You might be surprised to learn that there are a multitude of different charging standards, with USB-PD being an important one.
Long-standing battery life and fast charging technology have become more of a buzzword over the last few years, with more handsets, tablets and laptops touting incredible battery lives that will get you through the day with ease.
But with so many different brands jumping on the fast charging bandwagon, it can be difficult to figure out if you’re even using the right cable and charging block for your device.
That’s where USB-PD comes in. Keep scrolling to find out everything you need to know about USB-PD charging, including what it is, how it works and which devices it supports.
What is USB-PD?
USB-PD, also known as USB Power Delivery, is a fast charging standard that was introduced in 2012 by the USB Implementers Forum, USB-IF. This is just two years prior to the USB-C connectivity standard, which is now implemented on a wide range of devices.
USB-PD is based on the USB-C standard and can deliver up to 240W of power. This is more than enough to charge up laptops, handsets, tablets and headsets, among others. Compared to a standard USB charger, USB-PD can charge devices up to 70% faster, since they traditionally only offer up to 5W of power.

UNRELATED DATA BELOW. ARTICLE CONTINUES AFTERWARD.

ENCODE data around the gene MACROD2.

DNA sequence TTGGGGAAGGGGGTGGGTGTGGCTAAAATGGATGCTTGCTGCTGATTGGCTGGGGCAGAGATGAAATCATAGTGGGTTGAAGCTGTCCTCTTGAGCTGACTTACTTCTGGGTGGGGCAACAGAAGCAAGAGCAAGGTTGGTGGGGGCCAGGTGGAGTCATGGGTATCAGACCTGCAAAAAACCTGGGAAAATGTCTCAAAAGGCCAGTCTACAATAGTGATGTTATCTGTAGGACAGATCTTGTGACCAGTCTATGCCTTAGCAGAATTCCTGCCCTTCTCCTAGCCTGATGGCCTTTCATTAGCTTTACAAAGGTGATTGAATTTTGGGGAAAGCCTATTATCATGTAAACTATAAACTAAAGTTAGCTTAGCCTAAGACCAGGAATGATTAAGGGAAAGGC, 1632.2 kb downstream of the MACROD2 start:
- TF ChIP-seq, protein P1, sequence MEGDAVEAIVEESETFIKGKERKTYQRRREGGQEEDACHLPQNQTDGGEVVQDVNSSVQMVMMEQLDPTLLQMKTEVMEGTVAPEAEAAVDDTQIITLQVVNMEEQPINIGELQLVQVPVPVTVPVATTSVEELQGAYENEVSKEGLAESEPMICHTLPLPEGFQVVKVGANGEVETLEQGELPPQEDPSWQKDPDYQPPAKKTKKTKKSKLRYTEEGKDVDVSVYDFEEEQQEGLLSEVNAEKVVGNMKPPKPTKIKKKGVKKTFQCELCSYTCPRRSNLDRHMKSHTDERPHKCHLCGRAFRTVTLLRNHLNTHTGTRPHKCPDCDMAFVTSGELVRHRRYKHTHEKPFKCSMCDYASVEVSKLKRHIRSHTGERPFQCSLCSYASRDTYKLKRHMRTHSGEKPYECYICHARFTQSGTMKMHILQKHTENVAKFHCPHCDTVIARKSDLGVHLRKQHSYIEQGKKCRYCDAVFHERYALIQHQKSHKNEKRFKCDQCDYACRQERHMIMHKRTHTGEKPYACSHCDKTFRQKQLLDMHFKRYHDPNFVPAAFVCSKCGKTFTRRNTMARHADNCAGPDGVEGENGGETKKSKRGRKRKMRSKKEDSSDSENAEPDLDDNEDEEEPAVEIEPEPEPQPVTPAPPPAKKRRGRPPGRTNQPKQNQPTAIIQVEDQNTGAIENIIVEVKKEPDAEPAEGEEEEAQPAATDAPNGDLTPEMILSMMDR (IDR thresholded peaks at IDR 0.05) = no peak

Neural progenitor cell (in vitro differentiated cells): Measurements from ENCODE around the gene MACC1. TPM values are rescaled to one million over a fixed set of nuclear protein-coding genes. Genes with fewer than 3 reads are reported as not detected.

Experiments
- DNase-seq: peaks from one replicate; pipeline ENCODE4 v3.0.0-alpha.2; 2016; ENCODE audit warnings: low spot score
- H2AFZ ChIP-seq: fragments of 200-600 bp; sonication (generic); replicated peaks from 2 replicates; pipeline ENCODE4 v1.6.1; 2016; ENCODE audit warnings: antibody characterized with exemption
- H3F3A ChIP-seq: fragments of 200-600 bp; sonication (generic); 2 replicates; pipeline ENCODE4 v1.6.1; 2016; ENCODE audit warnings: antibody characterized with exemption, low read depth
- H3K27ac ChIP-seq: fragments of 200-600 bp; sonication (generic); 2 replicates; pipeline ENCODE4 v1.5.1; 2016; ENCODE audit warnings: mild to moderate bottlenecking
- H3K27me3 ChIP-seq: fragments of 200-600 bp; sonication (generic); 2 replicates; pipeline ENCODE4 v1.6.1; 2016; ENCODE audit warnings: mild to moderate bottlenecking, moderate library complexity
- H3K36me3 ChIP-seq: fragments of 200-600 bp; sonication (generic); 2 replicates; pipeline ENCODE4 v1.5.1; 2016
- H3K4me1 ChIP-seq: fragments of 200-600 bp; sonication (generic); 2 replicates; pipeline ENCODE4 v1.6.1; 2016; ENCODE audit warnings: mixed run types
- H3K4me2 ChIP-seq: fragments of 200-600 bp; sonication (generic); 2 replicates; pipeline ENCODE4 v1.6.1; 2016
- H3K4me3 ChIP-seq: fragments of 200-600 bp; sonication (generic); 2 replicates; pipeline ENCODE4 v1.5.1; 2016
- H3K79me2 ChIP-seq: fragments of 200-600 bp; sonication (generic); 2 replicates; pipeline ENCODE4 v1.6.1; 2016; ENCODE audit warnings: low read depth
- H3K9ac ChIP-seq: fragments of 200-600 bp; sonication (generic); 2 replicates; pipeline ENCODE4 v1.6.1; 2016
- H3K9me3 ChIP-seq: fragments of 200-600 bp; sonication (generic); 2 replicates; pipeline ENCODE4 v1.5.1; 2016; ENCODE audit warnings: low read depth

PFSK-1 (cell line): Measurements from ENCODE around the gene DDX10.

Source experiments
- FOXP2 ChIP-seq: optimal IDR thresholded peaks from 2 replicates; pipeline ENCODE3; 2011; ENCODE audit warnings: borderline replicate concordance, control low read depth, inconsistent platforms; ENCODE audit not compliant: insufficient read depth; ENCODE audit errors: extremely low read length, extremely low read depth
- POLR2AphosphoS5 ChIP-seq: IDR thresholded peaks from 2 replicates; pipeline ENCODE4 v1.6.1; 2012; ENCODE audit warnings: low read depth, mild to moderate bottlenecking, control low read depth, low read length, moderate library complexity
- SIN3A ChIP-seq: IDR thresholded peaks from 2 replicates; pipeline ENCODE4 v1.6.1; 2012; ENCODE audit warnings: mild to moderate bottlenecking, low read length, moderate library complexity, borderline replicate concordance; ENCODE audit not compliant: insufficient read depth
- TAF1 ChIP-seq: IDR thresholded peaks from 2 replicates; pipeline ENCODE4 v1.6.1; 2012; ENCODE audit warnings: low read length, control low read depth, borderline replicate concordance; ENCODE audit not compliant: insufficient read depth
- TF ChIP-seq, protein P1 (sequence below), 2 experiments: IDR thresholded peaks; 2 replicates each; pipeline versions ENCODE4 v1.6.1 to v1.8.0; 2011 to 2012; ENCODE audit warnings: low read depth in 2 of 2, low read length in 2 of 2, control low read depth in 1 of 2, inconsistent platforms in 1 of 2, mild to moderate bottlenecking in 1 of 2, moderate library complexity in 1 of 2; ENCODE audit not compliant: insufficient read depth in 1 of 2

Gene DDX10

One of the biggest benefits of USB-PD is that it’s a universal charging standard. So if your brand-new Pixel 8 or iPhone 15 does not come with a cable or charger block, you can rest easy knowing that a USB-PD charger will be supported. Before USB-PD, the only universal charging standard was USB Battery Charging, which is significantly slower.
Moreover, USB-PD will not overcharge your devices. Overcharging can have a detrimental effect on the battery over time, eventually decreasing the overall battery capacity.
USB-PD has been through a couple of iterations during its lifetime, with the most current version being USB-PD 3.1. This update allowed USB-PD to deliver up to 240W over a USB-C connector.
Which devices support USB-PD?
Essentially, almost every modern smartphone, laptop, tablet and wearable supports USB-PD. If you’re unsure if your device supports the charging technology, then simply check the product description to find out.
Although it is supported across a wide array of devices, it will not charge up each device at the same speed.
Laptops and smartphones will use different voltages, with laptops tending to use higher voltages overall.
The fast-charging capabilities of each device will also have an effect on the charging time when using USB-PD.